The frustration was written on Jamahl Mosley's face in the second quarter of the Orlando Magic's win over the New York Knicks on Friday. There was still the determination and encouragement that came with him, but any coach would feel uneasy with how the team was throwing the ball around.
No coach ever feels easy in a high-turnover game.
The Magic, in all, turned the ball over seven times in the second quarter. That would normally be enough to derail a team. It is always something that is dangerous for a young team.
Orlando survived it though, using its defense and its determination to get back to a 29-15 second quarter that proved to be enough to build the final margin and a win in a critical game at Kia Center.
But that face of understanding and knowing still lingers. They know they are playing for April and the playoffs as much as they are playing now. And one of the big hurdles this young team has to overcome and improve on is reducing their turnovers.
If the Magic want to compete the rest of the season and moving into the postseason, they will need to do a better job valuing possessions and protecting the ball.
"I think taking pride in having the ball and that's a big responsibility," Jalen Suggs said after Wednesday's loss to Philadelphia. "Not only are we playing basketball at the highest level against the best competition night in and night out, it's tough, we have to take more responsibility in doing that. It's not something the coaches can change for us. You can't drill it. There's nothing more they can teach us. We're grown men and we have to take care of the basketball."
The Magic know turnovers have been a persistent problem for this young team. They do not need to look much further than Wednesday's loss to the Philadelphia 76ers.
Orlando ended up with 16 turnovers for 15 Philadelphia points. It is rarely that turnovers kill Orlando. But with the Magic having a poor offense and poor shooting, losing out on possessions and chances to score hurt more than anything else.
That game was a slog for Orlando overall. The effect of those turnovers was a big part of why Orlando had a season-worst 94.8 points per 100 possessions. The team just could not find a rhythm.
The turnovers were a product of the Magic's poor shooting and desire to try to force their way to the paint as much as the turnovers caused the team to press overall. Too often in Wednesday's game, the Magic were trying to force passes into tight corners to try to make something happen.
Like everything with the Magic's struggling offense, everything is connected. The poor shooting is a product of trying to make up for missteps or mistakes and mistakes are a product of a team pressing and trying to make up for the lack of offensive force.
Either way, the Magic have to be more composed and controlled and reduce turnovers to give their offense a chance.
"Just off the top of my head, it's trying to force the pass when it's not there," Mosley said after Wednesday's game. "I think that's a big portion of it. Teams are packing the paint in, you know, we're seeing different coverages and zone. So I think just being able to trust the easy early pass is probably the one thing that I can recall from tonight more than anything."
The solution can be that simple. The Magic have to make the simple play rather than the complex one a whole lot more.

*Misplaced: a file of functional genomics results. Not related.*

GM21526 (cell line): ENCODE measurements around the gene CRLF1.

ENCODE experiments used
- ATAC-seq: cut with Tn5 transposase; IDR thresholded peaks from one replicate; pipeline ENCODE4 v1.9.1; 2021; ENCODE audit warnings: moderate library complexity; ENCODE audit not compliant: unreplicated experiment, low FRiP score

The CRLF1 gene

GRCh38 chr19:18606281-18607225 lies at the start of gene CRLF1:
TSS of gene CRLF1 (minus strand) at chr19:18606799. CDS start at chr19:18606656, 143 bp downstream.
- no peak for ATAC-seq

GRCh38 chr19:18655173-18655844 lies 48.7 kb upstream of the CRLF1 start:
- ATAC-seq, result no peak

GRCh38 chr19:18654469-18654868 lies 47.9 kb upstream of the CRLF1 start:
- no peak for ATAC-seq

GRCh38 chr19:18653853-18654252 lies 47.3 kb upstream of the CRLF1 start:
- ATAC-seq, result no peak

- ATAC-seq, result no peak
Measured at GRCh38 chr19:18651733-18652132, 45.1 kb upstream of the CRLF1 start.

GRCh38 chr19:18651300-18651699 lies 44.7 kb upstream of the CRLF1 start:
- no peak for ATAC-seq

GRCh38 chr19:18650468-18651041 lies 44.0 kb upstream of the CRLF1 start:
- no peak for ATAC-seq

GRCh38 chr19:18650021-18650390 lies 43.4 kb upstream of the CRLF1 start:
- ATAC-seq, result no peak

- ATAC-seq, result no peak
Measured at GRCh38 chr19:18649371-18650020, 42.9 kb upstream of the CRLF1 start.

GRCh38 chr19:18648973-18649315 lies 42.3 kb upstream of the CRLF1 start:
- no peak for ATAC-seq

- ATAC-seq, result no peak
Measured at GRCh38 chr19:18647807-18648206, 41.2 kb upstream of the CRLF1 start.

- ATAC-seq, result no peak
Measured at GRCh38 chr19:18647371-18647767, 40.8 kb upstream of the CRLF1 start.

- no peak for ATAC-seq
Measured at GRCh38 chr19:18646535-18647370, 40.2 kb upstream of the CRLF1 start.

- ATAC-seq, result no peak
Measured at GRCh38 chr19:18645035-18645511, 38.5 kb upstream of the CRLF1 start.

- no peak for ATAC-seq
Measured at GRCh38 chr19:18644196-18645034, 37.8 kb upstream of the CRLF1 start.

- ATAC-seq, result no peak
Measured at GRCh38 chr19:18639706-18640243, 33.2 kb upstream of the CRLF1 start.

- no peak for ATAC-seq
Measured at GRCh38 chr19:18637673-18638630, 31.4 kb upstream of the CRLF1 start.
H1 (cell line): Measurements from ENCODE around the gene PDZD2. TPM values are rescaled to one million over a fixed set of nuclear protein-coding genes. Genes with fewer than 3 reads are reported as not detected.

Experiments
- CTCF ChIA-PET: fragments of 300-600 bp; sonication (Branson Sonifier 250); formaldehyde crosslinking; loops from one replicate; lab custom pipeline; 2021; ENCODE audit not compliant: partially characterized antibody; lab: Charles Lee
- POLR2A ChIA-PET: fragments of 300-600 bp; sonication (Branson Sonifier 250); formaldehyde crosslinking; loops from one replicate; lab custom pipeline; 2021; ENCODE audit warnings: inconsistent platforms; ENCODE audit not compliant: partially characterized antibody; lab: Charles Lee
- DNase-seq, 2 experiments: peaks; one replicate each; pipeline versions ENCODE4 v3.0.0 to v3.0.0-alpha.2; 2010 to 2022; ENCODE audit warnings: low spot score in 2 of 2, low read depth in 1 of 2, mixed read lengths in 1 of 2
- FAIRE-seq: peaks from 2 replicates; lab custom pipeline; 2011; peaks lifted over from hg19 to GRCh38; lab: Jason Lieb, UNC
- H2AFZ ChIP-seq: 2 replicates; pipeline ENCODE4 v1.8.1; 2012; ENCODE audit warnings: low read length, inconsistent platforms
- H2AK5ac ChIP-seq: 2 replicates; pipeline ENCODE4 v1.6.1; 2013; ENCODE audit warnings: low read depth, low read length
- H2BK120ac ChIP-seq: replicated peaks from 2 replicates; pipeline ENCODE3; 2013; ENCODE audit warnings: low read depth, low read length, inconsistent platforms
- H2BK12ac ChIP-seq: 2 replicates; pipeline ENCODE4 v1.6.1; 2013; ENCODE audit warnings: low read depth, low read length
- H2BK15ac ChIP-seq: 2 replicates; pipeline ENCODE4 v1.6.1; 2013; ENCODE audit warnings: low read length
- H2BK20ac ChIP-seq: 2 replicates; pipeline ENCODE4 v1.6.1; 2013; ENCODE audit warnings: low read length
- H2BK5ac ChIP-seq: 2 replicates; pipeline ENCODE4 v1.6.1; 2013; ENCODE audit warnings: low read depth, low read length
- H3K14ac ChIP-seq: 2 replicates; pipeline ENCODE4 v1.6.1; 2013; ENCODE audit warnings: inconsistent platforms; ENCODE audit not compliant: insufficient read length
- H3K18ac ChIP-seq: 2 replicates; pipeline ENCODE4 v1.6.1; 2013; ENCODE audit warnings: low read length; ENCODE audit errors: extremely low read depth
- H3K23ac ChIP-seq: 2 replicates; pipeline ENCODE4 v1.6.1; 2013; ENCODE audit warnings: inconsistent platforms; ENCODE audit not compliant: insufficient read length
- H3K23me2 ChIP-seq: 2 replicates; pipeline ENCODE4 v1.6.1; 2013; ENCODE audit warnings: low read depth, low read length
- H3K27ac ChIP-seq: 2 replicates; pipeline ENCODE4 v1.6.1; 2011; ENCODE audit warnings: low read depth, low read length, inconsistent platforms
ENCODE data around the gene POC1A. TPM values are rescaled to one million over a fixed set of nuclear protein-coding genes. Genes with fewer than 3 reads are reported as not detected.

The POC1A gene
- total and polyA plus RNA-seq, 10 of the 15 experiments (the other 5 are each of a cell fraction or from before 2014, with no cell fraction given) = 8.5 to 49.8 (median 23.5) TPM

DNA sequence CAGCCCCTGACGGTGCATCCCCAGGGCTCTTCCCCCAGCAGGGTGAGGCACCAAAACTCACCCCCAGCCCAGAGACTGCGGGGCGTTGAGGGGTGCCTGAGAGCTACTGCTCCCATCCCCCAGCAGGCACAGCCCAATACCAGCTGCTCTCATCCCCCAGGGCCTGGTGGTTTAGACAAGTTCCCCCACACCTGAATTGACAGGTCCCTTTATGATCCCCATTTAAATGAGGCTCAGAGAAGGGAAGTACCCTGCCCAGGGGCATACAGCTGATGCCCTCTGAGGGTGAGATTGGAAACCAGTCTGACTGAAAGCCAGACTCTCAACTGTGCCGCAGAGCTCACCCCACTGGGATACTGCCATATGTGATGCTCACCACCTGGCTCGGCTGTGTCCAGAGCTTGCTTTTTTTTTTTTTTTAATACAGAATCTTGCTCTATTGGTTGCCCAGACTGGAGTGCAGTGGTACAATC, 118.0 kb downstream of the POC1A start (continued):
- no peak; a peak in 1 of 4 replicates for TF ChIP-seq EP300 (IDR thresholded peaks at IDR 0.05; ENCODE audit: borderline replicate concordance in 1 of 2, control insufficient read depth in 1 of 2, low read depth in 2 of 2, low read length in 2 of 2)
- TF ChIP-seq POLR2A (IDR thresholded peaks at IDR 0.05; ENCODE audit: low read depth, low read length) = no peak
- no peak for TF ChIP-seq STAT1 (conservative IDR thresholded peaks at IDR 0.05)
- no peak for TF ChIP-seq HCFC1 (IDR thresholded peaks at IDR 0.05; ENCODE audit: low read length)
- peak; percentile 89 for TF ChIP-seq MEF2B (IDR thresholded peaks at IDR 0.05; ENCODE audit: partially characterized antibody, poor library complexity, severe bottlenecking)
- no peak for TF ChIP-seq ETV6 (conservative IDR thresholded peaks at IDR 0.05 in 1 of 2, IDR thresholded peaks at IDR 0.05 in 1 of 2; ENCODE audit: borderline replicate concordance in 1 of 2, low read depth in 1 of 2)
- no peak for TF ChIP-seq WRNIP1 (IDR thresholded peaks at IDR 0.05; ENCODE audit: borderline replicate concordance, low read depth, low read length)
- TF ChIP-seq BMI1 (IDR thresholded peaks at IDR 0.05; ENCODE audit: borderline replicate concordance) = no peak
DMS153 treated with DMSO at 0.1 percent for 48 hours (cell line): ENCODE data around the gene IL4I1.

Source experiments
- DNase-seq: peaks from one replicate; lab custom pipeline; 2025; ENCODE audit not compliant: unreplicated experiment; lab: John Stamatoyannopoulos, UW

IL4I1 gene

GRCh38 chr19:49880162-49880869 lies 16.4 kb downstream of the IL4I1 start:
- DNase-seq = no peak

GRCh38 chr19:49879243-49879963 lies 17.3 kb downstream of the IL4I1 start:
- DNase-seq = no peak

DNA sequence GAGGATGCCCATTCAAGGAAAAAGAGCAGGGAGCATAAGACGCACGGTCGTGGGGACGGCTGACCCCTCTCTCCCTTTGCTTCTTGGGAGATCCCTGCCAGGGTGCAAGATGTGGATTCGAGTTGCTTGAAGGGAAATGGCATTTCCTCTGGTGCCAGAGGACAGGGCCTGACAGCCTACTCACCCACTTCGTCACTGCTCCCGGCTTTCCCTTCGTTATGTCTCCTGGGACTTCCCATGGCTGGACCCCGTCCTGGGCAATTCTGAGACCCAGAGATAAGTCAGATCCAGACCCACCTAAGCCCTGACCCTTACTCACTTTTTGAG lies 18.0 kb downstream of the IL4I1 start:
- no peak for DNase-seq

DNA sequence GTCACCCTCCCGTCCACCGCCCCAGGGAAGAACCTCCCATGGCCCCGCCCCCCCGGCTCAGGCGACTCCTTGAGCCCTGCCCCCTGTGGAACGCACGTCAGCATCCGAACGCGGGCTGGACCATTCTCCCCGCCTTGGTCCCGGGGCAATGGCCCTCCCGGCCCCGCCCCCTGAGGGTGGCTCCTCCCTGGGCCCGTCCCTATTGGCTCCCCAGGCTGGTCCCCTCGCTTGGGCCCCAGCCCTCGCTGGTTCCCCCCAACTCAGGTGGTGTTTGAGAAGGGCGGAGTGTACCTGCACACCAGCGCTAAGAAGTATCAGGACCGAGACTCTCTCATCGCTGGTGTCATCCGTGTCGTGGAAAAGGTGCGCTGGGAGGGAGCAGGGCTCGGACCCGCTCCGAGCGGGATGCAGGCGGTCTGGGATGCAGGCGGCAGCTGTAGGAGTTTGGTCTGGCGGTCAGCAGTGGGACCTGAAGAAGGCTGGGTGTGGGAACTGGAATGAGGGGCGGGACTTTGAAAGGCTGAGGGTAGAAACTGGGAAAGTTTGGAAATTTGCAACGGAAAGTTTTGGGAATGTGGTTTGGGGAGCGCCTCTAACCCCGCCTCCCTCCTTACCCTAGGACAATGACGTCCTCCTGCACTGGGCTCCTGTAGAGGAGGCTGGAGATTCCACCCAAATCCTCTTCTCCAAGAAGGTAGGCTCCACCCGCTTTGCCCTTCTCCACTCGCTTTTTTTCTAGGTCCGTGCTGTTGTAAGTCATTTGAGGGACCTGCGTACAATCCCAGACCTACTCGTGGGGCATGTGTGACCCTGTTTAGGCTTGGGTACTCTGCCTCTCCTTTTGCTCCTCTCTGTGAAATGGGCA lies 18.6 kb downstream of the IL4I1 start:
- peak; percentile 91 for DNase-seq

Orlando currently ranks 22nd in the league with 14.8 turnovers per game and then ranks 24th with a 14.8 turnover rate (the Magic play at about 100 possessions per 48 minutes). The Magic give up just 16.5 points off turnovers per game, good for 11th in the league.
The Magic's worst turnover game this season by turnover rate was the Dec. 15 game against the Boston Celtics at 21.4 percent. The next worst was the loss to the Dallas Mavericks on Nov. 6 at 21.2 percent. The only other time the Magic eclipsed a 20-percent turnover rate was the Nov. 17 win over the Chicago Bulls, and everyone remembers how shaky both of those games in Chicago ended up being.
For the Magic, it is less about the points they give up off turnovers because the Magic typically do well to defend it. Their issue comes in losing those possessions because the team's margins offensively are seemingly so tight.
And that is why overcoming turnovers and reducing turnovers remains the big hurdle for this young team -- as it typically is for all young teams.
The Magic want to compete in the playoffs. They will learn when they get there the pressure involved with every possession. A string of turnovers can be enough to flip a game and in turn flip a series.
That is what the learning process is about right now for the Magic. And so their young players are trying to grasp.
It is a responsibility someone like Suggs has verbalized as well as anyone else. Jalen Suggs averages 2.0 turnovers per game (Paolo Banchero leads the team with 3.1 per game) and he had three in each of the last two games. He knows as someone who will have the ball in his hands a lot, he has to make better decisions to set the tone.
"It's hard. I take a lot of responsibility for that," Suggs said after Wednesday's loss. "I thought I set the tone and being a little loose with the ball. I told the boys that me understanding if I'm going to be in that position to have the ball in my hands and make plays for other, I've got to take care of it. I take a lot of the burden on that. But just continuing to be us and Mose said don't beat yourself up every night from turnovers to fast break points to open looks. We kind of gave them this one."
The Magic know they have a lot of work to do still to get better in this front. It will be the big hurdle for them to overcome for the rest of the season. But this is the important battle the Magic have to wage this year.
And their ability to reduce turnovers will be a big sign of their maturity and growth this season.